Curating content is a cost-effective way to supplement your content marketing strategy. It takes off some of the pressure of creating a new piece of content – someone else comes up with the main idea, and you then piggyback on it with your opinion.
It’s not quite as simple as it sounds though. There is definitely a right and a wrong way to curate content for your website. Read on to find out how to curate content the right way and if your curation efforts would get a passing or failing grade in “Content Curation 101.”
What is Content Curation?
Let’s start with the basics, what exactly is content curation? It’s an essential part of content marketing where you share other people’s content and include your own take on the topic. A few places you can curate are on your social media feeds, in a blog post, or on a page of your website.
In contrast to curation, there is content aggregation. Curation is a type of aggregation, though many people refer to aggregated content as curated content. What aggregated content is missing, is your point of view. Examples of aggregated content include lists that lack commentary, so things like an online zine (like Alanna’s on Paper.Li), or a list on your website, Amazon, Goodreads, even your personalized Netflix recommendations are a form of aggregated content. For simplicity reasons in this blog post, let’s think of it all as curated.
Benefits of Content Curation
With the understanding of what content curation is, let’s take a look at why it should be part of your marketing strategy. Curating content:
- Saves time and money.
- Establishes thought leadership.
- Keeps the conversation going with your audience. You don’t want to go radio silent and not post anything for an extended period on any social media platforms.
- Allows you a shot at connecting with influencers.
- Lets you know what types of content your audience likes. It’s an easier and more cost-effective way to experiment with new styles or forms of content.
The value of curating content is pretty clear. If you’re not doing it yet, it’s time to start!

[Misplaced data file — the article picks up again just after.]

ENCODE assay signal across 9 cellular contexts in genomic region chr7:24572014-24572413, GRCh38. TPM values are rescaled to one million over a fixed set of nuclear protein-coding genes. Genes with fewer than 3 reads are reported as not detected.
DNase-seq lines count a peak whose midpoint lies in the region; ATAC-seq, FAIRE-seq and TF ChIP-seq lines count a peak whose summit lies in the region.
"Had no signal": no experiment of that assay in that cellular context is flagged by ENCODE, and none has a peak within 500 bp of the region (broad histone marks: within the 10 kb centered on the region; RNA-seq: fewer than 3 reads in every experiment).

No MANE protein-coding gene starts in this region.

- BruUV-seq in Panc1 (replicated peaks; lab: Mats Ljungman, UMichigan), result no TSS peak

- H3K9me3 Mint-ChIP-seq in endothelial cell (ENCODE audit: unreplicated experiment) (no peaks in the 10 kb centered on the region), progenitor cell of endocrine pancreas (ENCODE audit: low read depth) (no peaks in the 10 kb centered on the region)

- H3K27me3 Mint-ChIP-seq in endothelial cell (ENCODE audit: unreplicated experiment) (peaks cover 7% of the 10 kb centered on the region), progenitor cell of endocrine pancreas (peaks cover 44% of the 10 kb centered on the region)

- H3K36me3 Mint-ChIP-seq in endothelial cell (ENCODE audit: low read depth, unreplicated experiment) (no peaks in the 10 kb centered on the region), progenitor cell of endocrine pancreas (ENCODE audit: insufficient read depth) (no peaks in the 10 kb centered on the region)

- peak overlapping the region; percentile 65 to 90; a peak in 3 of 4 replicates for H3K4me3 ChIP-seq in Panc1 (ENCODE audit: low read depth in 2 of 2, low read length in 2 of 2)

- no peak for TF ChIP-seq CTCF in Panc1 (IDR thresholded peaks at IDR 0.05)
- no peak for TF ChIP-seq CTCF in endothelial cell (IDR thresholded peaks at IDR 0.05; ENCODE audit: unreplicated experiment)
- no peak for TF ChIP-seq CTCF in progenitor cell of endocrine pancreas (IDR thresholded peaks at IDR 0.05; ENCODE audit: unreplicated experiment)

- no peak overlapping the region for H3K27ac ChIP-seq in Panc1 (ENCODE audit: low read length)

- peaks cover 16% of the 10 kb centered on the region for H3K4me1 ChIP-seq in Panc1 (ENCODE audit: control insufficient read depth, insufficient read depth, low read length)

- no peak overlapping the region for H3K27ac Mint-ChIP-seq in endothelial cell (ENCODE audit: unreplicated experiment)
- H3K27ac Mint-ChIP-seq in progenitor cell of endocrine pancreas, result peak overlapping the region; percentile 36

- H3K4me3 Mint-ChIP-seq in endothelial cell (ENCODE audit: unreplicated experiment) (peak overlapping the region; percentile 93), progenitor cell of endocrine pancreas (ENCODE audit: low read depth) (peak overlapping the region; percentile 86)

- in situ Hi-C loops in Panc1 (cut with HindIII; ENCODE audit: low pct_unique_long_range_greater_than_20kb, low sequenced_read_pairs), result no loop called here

How to Curate Content the Right Way
First of all, here’s what you do NOT want to do when creating content:
- Skip attribution. You always want to tag the original content creator and link back to the original content on your blog and then tag them on social media to capture their attention.
- Share content that is irrelevant for your audience. Posting content just because you have an open time slot in your editorial or social media calendar is not a smart strategy, especially on Facebook with their recent algorithm changes.
- Go overboard sharing OPC (other people’s content). But you also don’t want to share too little. You must find the perfect cocktail of the two.
- Neglect adding your own commentary. Merely sharing the title and a link, as noted above, is not curated content. There’s a place for aggregate content, but if you want to have more impact and building your thought leadership, you should be incorporating your opinion or input on the topic.
Now that you know what not to do, let’s review the right way to curate content. You’ll want to:
- Share your authentic opinion. If it opposes the original post, it could be even more valuable in that it could start a conversation. Don’t simply regurgitate what the original author said. Dive deeper or expand on a related idea that will provide value to your content consumer.
- Be picky about where you curate from. Ask yourself the following questions:
- Are the author and site trustworthy?
- Does the author or website have influence?
- Is the content high-quality and valuable to my readers?
- Is the author a competitor?
- Provide attribution always! I cannot say this enough, always tag and link back to the original piece of content. Not only is it the right thing to do, but it gives you a chance to make a connection with the author.
- Include a CTA. As a best practice, all of your blog posts should have a CTA, especially curated content. Also, when you’re sharing on social media, you can include a CTA with a plugin like Sniply.
- Ensure value and relevance for your audience/your target buyer. You want the content to work for you, so make sure it’s something that will help your readers.
- Be authentic. When sharing your opinion, reveal how you really feel about the topic. If you don’t agree with the original poster – say that! Your readers will be able to sniff it out if you’re not truthful and content will likely fall flat.
- Be timely. The world is moving fast, and things are changing every day in most industries. When you’re curating content, be aware if it’s current or outdated. Feedly, Twitter lists, or the News tab on Google are great ways to find content.
The final piece of advice I’ll leave you with is to find a balance between creation and curation. You don’t want to have all of one or all of the other. Try to make it a mix of the two for the most impact.